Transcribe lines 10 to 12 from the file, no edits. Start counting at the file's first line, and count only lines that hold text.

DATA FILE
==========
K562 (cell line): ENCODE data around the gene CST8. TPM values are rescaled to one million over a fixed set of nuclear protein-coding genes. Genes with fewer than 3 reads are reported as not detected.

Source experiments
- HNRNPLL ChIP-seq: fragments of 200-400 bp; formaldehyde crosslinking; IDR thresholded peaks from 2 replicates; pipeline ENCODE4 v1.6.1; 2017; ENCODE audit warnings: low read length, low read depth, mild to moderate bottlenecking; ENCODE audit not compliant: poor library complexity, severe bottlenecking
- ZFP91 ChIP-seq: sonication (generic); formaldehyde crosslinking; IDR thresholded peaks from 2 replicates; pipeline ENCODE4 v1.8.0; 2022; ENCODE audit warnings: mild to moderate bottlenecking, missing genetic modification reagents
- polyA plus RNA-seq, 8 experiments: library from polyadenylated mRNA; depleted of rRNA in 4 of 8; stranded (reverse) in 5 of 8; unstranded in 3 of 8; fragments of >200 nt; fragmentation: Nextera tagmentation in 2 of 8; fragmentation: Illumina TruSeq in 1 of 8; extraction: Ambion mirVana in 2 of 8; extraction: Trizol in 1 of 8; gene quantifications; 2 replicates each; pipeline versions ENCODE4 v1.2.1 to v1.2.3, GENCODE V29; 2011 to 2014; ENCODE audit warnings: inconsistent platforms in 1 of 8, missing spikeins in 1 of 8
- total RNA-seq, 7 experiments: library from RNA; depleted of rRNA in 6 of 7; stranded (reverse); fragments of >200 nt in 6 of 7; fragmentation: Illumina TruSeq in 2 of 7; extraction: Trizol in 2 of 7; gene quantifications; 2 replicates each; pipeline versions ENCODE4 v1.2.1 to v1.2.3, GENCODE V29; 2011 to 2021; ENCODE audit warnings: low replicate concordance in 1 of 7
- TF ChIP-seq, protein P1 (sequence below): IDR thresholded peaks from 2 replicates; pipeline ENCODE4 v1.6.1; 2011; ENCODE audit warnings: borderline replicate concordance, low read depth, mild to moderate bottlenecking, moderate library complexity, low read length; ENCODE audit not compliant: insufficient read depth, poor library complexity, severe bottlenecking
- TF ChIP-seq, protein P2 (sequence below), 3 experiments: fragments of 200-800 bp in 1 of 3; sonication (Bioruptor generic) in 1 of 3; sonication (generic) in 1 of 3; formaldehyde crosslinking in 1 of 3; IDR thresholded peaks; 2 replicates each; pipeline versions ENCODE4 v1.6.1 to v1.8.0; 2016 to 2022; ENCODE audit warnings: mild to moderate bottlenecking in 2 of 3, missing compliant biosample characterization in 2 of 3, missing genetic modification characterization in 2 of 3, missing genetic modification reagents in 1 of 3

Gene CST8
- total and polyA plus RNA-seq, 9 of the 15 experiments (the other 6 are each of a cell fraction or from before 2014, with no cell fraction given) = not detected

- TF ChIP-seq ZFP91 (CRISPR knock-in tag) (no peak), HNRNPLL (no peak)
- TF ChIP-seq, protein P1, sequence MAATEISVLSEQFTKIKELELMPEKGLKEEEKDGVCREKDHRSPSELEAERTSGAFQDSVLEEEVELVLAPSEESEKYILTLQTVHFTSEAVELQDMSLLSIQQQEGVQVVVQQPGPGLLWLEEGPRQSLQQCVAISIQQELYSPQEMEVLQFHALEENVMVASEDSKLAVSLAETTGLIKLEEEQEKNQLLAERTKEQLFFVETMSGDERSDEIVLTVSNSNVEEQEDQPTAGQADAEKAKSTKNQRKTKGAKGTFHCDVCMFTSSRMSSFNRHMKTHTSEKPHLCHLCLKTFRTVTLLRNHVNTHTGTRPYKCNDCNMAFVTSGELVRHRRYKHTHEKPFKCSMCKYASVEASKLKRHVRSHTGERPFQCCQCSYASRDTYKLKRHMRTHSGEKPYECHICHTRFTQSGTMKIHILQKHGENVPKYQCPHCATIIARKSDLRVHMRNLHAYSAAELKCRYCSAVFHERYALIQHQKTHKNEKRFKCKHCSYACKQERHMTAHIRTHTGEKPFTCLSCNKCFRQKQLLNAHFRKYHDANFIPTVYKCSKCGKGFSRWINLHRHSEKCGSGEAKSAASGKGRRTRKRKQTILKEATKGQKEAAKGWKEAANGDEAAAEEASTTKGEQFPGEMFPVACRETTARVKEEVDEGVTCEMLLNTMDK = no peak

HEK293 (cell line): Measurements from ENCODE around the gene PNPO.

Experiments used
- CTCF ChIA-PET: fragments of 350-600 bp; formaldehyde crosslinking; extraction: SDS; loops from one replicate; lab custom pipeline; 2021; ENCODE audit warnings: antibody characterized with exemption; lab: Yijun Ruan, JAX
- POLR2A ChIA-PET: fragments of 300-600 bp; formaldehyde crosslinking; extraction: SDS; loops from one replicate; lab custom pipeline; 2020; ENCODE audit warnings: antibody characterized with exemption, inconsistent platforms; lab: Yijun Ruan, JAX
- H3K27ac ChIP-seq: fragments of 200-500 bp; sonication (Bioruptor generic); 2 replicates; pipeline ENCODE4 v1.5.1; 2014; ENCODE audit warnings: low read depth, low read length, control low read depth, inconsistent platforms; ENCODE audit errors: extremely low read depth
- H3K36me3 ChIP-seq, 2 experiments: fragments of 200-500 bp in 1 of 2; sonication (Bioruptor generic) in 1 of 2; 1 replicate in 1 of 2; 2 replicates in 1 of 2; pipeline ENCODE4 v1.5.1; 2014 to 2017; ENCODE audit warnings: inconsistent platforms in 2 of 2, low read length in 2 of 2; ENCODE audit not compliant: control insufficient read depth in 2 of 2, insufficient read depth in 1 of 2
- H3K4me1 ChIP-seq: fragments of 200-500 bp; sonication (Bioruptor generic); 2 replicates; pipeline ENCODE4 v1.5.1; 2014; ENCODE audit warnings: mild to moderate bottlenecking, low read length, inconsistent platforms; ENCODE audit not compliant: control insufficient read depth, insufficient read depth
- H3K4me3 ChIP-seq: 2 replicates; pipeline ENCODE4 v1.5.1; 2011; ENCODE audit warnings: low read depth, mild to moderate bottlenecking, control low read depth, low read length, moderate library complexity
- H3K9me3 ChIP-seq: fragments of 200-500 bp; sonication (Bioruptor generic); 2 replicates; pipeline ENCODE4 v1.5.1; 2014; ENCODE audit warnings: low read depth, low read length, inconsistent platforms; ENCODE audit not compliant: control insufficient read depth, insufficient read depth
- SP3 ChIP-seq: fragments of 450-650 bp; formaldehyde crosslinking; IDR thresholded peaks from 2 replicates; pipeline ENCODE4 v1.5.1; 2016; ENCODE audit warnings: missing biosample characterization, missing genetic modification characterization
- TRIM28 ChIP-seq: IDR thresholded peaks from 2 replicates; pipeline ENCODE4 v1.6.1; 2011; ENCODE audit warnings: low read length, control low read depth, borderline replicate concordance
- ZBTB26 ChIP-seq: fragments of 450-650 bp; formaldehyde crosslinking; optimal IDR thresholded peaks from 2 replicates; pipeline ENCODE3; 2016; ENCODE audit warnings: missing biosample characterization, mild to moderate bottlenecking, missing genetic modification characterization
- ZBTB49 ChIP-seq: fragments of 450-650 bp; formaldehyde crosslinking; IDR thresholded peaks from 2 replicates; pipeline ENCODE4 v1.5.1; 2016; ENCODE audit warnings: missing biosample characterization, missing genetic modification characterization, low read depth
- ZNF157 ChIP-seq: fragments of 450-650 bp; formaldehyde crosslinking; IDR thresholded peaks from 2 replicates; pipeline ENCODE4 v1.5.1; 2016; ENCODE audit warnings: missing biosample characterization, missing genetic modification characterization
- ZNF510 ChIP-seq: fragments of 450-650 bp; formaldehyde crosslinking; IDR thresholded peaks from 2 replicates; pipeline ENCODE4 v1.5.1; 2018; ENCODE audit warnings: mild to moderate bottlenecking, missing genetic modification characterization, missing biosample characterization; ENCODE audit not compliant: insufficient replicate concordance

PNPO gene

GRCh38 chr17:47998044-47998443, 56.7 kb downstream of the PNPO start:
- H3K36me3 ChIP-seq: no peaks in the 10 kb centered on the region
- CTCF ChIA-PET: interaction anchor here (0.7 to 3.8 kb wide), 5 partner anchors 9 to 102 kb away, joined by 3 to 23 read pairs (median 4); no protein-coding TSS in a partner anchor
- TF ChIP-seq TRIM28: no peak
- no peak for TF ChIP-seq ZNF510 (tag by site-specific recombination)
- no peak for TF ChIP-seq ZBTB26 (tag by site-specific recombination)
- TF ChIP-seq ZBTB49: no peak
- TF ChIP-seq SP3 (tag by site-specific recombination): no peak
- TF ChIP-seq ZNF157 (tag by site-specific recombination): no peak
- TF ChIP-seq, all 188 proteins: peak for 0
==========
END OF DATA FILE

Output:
- total and polyA plus RNA-seq, 9 of the 15 experiments (the other 6 are each of a cell fraction or from before 2014, with no cell fraction given) = not detected

- TF ChIP-seq ZFP91 (CRISPR knock-in tag) (no peak), HNRNPLL (no peak)
- TF ChIP-seq, protein P1, sequence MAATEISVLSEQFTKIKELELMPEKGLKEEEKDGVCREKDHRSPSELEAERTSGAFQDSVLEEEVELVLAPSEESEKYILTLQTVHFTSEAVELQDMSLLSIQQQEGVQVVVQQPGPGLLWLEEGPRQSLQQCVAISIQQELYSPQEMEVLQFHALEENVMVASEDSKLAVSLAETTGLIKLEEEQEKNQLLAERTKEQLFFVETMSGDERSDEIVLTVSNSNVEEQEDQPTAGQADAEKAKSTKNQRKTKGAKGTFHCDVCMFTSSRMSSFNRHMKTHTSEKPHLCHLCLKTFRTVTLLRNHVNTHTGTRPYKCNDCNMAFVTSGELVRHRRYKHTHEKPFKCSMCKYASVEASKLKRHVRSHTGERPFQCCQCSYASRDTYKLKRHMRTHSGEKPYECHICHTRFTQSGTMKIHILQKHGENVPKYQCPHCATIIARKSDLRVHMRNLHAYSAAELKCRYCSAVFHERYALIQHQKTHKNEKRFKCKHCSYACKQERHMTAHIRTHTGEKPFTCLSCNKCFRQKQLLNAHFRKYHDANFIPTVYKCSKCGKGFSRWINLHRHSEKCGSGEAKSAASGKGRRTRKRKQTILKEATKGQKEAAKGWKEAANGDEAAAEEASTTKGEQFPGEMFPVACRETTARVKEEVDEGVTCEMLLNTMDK = no peak